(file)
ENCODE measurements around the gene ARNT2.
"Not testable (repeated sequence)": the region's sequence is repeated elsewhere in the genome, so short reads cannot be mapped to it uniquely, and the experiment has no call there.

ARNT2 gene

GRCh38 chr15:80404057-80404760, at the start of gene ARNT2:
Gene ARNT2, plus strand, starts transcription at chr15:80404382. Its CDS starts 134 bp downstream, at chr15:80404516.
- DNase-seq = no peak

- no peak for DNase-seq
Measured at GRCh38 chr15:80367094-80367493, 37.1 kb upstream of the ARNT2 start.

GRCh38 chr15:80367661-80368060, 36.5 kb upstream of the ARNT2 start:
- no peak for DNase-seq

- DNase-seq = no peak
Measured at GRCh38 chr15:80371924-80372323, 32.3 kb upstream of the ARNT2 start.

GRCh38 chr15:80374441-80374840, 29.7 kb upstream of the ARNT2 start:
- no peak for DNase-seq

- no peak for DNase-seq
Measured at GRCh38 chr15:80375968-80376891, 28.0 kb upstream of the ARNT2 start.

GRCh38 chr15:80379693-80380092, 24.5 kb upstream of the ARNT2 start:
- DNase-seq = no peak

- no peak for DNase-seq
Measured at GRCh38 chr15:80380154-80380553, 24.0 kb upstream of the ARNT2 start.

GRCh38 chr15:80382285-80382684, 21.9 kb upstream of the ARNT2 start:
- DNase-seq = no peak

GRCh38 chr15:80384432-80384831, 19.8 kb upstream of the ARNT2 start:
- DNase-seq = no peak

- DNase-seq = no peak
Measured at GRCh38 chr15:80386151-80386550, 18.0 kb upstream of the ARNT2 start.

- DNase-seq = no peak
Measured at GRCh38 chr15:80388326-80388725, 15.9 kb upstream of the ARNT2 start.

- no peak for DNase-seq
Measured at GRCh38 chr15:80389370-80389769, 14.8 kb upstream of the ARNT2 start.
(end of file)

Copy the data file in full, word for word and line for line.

ENCODE measurements around the gene ARNT2.
"Not testable (repeated sequence)": the region's sequence is repeated elsewhere in the genome, so short reads cannot be mapped to it uniquely, and the experiment has no call there.

ARNT2 gene

GRCh38 chr15:80404057-80404760, at the start of gene ARNT2:
Gene ARNT2, plus strand, starts transcription at chr15:80404382. Its CDS starts 134 bp downstream, at chr15:80404516.
- DNase-seq = no peak

- no peak for DNase-seq
Measured at GRCh38 chr15:80367094-80367493, 37.1 kb upstream of the ARNT2 start.

GRCh38 chr15:80367661-80368060, 36.5 kb upstream of the ARNT2 start:
- no peak for DNase-seq

- DNase-seq = no peak
Measured at GRCh38 chr15:80371924-80372323, 32.3 kb upstream of the ARNT2 start.

GRCh38 chr15:80374441-80374840, 29.7 kb upstream of the ARNT2 start:
- no peak for DNase-seq

- no peak for DNase-seq
Measured at GRCh38 chr15:80375968-80376891, 28.0 kb upstream of the ARNT2 start.

GRCh38 chr15:80379693-80380092, 24.5 kb upstream of the ARNT2 start:
- DNase-seq = no peak

- no peak for DNase-seq
Measured at GRCh38 chr15:80380154-80380553, 24.0 kb upstream of the ARNT2 start.

GRCh38 chr15:80382285-80382684, 21.9 kb upstream of the ARNT2 start:
- DNase-seq = no peak

GRCh38 chr15:80384432-80384831, 19.8 kb upstream of the ARNT2 start:
- DNase-seq = no peak

- DNase-seq = no peak
Measured at GRCh38 chr15:80386151-80386550, 18.0 kb upstream of the ARNT2 start.

- DNase-seq = no peak
Measured at GRCh38 chr15:80388326-80388725, 15.9 kb upstream of the ARNT2 start.

- no peak for DNase-seq
Measured at GRCh38 chr15:80389370-80389769, 14.8 kb upstream of the ARNT2 start.